At least 15 'high value' detainees have been transferred to Guantánamo in the past year from secret CIA custody, affirming Guantánamo's central role in the USA's network of unlawful detentions in the 'war on terror.'

Each day that Guantánamo stays open is one day too long."

July 4, 2007 - Amnesty International (AI) 

CON (no)

Mitt Romney, JD, MBA, former 2008 Republican Presidential Candidate and former Governor of Massachusetts, made the following statement about Guantanamo Bay in response to a question during the second 2008 Republican Candidate's Debate on May 15, 2007 at the University of South Carolina:

"Now you said the person [captured terrorist] was going to be in Guantanamo. I'm glad they're at Guantanamo. I don't want them on our soil. I want them on Guantanamo, where they don't get the access to lawyers that they get when they're on our soil. I don't want them in our prisons. I want them there. Some people have said we ought to close Guantanamo. My view is we ought to double Guantanamo."

May 15, 2007 - Mitt Romney, JD, MBA 

Dick Cheney, MA, US Vice President at the time of the quote, stated in a June 13, 2005 interview with CNN journalist Wolf Blitzer:

"Q: Should Gitmo -- Guantanamo Bay's detention center be shut down, the detainees moved elsewhere?

The Vice President: No...Because it's a vital facility. The people that are there are people we picked up on the battlefield primarily in Afghanistan. They're terrorists. They're bomb-makers. They're facilitators of terror. They're members of al Qaeda and the Taliban...

For the most part, if you let them out, they'll go back to trying to kill Americans...

They're very well treated down there. They're living in the tropics. They're well fed. They've got everything they could possibly want. There isn't any other nation in the world that would treat people who were determined to kill Americans the way we're treating these people."

[Editor's Note: The New York Times reported in a Mar. 23, 2007 article titled "New to Pentagon, Gates Argued for Closing Guantanamo Prison," that Vice President Cheney and Attorney General Alberto Gonzalez (during a closed, off the record meeting with administration officials) "overruled" Secretary of Defense Gate's attempt to convince the Bush Administration to close down Guantanamo Bay. As of July 23 2007, Vice President Cheney has made no public comments refuting or verifying this information.]

June 13, 2005 - Dick Cheney, MA 

Donald Rumsfeld, former US Secretary of Defense, responded to a question during a Feb. 17, 2006 speech at the Council on Foreign Relations by NBC news journalist Andrea Mitchell:

"Questioner:  Yes, sir.  Last night, Secretary-General Kofi Annan said that he believes based partly on this latest report from a panel to the United Nations that the human rights abuses that were alleged at Guantanamo were severe enough that Guantanamo should be closed as soon as possible.  And I'm wondering if you can respond to that.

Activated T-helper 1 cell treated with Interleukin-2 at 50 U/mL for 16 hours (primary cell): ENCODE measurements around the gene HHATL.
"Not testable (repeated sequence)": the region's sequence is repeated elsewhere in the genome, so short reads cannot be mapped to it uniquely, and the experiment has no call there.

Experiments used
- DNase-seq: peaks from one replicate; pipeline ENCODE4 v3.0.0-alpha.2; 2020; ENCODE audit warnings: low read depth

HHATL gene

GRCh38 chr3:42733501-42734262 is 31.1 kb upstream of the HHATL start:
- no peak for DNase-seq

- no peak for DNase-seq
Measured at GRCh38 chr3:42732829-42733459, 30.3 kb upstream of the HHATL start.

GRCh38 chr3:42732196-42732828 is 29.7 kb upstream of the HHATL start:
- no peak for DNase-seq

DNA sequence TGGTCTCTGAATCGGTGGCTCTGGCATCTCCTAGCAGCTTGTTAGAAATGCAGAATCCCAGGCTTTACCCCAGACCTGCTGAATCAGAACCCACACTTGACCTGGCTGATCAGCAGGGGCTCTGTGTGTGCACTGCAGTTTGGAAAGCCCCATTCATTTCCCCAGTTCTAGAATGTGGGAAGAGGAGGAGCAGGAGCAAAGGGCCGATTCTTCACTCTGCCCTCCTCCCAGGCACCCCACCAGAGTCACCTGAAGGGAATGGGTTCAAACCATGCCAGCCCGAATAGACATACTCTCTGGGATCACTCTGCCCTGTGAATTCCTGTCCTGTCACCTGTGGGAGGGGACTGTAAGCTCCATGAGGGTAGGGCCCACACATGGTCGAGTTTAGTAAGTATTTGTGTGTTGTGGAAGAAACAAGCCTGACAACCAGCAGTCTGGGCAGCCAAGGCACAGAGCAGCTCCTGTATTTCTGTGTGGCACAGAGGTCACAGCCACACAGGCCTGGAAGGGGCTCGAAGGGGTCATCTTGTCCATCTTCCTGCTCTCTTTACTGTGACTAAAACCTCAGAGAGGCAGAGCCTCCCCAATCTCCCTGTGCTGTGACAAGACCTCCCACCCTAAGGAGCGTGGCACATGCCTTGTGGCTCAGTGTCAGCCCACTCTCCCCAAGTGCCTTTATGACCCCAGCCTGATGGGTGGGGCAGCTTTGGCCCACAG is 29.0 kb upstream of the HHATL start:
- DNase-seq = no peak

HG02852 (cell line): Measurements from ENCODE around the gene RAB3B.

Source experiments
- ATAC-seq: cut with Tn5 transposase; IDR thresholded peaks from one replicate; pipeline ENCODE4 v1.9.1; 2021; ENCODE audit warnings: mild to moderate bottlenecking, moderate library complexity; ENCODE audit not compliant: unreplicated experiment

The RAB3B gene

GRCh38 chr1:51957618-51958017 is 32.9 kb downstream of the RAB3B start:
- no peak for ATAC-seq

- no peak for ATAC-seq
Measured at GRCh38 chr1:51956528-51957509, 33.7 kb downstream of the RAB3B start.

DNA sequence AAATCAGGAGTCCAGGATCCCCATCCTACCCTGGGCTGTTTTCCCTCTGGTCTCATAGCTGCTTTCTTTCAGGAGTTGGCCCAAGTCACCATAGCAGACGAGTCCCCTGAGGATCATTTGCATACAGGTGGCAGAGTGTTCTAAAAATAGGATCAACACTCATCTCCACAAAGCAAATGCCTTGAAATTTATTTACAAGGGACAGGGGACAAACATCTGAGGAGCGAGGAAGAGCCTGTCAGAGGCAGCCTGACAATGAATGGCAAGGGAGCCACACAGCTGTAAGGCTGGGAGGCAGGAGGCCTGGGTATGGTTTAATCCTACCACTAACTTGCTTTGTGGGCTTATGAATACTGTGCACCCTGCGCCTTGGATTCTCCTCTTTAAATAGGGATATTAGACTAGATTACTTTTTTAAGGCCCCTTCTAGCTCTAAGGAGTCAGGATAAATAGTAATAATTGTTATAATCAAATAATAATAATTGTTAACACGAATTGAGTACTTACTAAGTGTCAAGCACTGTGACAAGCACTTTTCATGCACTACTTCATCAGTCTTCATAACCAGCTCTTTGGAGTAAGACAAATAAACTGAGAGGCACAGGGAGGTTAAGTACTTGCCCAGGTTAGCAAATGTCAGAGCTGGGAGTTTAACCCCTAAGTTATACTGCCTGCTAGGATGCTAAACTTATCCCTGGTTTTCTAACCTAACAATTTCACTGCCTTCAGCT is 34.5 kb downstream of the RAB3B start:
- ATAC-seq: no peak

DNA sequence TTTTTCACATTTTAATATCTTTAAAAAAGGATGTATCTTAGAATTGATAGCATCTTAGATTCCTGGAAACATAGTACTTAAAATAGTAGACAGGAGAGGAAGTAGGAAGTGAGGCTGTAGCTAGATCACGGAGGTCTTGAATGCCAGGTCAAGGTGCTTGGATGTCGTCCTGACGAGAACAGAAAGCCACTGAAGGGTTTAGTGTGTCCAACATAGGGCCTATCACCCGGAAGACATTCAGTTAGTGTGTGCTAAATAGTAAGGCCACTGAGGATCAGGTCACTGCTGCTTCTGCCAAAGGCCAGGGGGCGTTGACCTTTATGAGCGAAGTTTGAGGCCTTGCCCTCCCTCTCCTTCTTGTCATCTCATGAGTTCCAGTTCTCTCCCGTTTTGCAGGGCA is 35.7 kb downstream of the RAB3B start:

Rumsfeld: Well, I know Kofi Annan, and there are a lot of things you can agree with him on, but he's just flat wrong. We shouldn't close Guantanamo. We have several hundred terrorists, bad people; people if they went back out on the field would try to kill Americans. That's just a fact. And to close that place and pretend that merely there's no problem, it just isn't realistic.

And by golly, that place is being run. There's no torture. There's no abuse. It's being handled honorably. And to the extent anyone does anything wrong, it's reported and they're punished under the Uniform Code of Military Justice. And by golly, that's the way it ought to be."

Feb. 17, 2006 - Donald Rumsfeld 

Jack Spencer, MA, Heritage Foundation Senior Policy Analyst for Defense and National Security, wrote in a June 14, 2005 memo titled "No Good Reason to Close Gitmo," that:

"Those who would close the detainment center have failed to articulate a reasonable rationale for doing so. They also overlook a major challenge: there are few options, right now, to replace the detainment center. There are, however, many reasons to keep it open.

The debate over whether or not to close the detention facility at Guantanamo Bay is about much more then that facility itself. It is a debate over how the United States and its allies are conducting the war on terrorism. If the United States concedes that its actions in Guantanamo Bay are such that they warrant closing the facility, how can the U.S. defend keeping other facilities open? And if the United States cannot house and interrogate suspected terrorists, how can it prosecute the Global War on Terrorism?"

June 14, 2005 - Jack Spencer, MA 

Dennis Richardson, Australian Ambassador to the United States, stated in his Oct. 4, 2006 speech "Australia - US Relations and The War on Terror":

"We [the Australian Government] have never described Guantanamo Bay as an affront to democracy.

[T]he US has been asked to do the dirty work by a lot of the world, and Guantanamo Bay has been part of that. And, it's possible to debate whether it was approached correctly in the first place, whether things could have been done more quickly and the like. But, I think there are quite a few countries around the world which want their cake and eat it…they're prepared to openly criticize Guantanamo Bay, however, if the US wants to turn around tomorrow and say, 'well, look, we understand where everyone's coming from, everyone in Guantanamo Bay should now be immediately released,' I think there'd be issues there."

Oct. 4, 2006 - Dennis Richardson